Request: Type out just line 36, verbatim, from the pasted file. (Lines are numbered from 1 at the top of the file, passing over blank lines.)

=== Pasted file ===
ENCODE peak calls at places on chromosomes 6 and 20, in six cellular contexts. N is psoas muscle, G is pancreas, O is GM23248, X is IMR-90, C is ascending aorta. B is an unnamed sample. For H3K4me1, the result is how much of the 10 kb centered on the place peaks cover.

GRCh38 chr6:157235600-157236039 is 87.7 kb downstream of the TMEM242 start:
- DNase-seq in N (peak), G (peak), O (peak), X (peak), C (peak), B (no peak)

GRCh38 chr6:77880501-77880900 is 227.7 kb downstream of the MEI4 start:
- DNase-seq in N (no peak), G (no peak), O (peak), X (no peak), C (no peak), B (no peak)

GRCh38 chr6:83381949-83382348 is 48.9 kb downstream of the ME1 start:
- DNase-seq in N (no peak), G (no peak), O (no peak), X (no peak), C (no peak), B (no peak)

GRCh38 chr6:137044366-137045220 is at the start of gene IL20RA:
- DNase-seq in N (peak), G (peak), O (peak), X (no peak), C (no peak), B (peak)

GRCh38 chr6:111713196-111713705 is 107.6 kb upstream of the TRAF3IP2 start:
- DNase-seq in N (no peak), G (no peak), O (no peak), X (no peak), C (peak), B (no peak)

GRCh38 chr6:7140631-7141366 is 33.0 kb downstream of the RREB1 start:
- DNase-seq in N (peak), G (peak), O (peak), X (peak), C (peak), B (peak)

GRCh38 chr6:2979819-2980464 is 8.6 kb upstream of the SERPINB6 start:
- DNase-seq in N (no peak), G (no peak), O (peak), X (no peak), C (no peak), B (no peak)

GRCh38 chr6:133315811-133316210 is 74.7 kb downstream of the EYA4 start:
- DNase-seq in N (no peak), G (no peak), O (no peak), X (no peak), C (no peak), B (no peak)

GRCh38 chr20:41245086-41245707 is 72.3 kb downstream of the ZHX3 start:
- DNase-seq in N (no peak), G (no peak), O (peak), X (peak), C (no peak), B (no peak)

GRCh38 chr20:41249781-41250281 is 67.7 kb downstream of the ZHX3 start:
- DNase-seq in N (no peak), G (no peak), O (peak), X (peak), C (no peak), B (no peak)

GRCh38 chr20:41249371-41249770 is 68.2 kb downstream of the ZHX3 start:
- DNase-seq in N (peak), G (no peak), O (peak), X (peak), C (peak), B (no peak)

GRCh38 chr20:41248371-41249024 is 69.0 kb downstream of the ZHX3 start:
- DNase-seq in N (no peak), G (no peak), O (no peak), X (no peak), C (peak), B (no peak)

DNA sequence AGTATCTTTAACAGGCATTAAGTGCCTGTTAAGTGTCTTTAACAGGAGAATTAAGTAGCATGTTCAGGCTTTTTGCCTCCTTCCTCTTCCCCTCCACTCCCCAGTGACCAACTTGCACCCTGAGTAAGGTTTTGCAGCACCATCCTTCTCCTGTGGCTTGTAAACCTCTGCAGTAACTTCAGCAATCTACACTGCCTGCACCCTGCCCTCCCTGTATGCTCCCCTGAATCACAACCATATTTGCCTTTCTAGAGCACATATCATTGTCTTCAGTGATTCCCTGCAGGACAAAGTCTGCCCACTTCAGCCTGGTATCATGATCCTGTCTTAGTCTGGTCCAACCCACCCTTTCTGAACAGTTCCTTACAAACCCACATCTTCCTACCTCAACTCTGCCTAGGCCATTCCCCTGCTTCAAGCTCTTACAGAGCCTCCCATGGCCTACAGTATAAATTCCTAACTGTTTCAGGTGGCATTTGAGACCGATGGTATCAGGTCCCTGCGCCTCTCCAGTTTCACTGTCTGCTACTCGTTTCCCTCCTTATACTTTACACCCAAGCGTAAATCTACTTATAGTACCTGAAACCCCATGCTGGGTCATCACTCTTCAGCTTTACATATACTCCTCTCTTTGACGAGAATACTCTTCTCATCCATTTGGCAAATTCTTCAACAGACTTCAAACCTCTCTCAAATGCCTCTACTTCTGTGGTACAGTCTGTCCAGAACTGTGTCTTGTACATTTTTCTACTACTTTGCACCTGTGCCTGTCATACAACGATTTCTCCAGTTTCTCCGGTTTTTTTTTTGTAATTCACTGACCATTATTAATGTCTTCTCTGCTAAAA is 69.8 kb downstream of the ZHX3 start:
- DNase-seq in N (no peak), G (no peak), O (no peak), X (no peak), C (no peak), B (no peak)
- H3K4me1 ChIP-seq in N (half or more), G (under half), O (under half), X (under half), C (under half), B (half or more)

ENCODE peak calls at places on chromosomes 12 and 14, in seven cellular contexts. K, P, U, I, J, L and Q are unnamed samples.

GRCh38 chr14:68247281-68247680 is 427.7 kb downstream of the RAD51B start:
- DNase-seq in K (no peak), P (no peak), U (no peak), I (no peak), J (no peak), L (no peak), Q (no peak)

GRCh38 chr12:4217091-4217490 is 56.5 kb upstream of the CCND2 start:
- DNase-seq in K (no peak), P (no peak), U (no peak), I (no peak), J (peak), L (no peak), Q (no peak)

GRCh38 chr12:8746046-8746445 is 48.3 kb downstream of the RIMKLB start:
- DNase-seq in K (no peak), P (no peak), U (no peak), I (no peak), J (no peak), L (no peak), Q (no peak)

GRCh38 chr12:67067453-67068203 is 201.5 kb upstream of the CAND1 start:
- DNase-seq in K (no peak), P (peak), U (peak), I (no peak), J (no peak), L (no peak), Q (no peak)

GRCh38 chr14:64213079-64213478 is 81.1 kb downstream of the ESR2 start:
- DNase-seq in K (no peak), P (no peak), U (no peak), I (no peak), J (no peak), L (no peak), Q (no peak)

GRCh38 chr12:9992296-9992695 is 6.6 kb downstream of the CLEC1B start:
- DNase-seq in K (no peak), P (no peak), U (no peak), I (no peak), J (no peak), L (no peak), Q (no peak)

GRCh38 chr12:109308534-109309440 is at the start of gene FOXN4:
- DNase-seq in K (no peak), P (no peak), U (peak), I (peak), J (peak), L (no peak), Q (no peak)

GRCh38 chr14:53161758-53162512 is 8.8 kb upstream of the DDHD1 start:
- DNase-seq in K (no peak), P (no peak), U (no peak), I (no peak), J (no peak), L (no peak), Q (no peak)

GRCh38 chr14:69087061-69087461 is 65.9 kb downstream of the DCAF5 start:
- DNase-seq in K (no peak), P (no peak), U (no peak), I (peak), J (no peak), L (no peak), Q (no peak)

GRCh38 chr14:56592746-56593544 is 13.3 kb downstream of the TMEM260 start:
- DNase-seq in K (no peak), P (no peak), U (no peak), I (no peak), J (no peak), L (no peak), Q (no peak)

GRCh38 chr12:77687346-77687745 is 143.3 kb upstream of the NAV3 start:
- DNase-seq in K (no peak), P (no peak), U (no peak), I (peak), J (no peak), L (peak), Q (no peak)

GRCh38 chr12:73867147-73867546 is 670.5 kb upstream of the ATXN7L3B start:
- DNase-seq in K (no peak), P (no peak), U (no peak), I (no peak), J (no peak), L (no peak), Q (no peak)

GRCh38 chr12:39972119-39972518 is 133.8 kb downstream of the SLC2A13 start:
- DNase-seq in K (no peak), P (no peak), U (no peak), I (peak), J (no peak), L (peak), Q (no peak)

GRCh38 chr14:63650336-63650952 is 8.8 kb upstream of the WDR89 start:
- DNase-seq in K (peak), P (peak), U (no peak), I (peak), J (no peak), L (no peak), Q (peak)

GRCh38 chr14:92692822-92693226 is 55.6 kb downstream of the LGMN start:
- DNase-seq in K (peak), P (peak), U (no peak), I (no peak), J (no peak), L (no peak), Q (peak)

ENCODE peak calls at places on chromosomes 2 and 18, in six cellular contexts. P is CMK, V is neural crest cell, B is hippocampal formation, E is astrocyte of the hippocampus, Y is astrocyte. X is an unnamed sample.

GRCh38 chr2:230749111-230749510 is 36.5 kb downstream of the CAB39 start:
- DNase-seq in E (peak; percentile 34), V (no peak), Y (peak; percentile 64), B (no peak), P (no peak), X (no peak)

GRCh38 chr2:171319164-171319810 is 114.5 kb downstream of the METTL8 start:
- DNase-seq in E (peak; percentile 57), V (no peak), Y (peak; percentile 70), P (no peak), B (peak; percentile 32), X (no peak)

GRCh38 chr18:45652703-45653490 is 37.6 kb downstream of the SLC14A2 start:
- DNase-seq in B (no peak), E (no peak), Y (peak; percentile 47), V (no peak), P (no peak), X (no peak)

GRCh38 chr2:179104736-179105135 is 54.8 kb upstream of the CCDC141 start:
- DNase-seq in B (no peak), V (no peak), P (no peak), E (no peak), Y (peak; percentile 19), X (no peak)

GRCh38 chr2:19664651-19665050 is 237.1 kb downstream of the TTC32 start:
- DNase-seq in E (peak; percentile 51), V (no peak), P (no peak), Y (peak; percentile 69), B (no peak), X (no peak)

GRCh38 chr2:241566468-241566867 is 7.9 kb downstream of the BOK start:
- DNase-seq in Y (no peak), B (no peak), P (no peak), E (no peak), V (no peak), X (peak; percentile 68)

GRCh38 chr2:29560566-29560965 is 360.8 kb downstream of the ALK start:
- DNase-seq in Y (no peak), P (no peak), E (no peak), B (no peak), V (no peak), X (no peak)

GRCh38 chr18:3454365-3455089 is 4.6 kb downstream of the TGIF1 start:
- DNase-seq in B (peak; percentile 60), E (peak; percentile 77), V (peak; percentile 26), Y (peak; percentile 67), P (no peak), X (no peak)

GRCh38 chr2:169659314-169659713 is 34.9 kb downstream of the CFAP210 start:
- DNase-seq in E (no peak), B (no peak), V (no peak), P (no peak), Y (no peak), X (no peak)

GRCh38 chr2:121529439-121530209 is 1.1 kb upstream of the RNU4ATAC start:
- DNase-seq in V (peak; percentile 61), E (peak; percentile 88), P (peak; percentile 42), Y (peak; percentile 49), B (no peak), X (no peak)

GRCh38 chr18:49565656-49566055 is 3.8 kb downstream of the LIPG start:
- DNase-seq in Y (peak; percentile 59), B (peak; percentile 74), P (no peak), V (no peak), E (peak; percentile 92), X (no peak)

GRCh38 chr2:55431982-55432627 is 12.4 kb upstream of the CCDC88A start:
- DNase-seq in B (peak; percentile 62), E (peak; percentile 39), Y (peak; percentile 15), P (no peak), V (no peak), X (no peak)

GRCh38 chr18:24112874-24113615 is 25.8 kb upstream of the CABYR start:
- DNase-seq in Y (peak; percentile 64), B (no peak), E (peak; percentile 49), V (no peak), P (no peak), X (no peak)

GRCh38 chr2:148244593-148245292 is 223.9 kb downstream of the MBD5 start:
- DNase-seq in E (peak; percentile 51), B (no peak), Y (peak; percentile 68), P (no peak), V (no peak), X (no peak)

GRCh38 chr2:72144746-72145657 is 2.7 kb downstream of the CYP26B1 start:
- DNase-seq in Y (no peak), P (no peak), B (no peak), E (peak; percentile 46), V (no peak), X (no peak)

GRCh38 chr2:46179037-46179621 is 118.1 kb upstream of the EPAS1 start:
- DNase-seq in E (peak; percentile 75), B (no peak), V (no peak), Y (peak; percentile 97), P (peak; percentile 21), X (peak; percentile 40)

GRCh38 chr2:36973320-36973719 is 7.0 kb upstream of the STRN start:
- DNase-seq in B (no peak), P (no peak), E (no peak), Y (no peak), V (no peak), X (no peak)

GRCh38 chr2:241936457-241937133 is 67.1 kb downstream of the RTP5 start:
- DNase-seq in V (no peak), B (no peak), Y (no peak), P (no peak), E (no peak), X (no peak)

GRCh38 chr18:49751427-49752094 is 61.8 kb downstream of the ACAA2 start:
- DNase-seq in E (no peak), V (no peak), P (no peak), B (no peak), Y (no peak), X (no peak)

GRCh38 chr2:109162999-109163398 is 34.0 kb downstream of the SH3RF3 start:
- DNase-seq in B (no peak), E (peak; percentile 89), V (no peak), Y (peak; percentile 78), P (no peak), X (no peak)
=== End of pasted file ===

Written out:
GRCh38 chr12:67067453-67068203 is 201.5 kb upstream of the CAND1 start: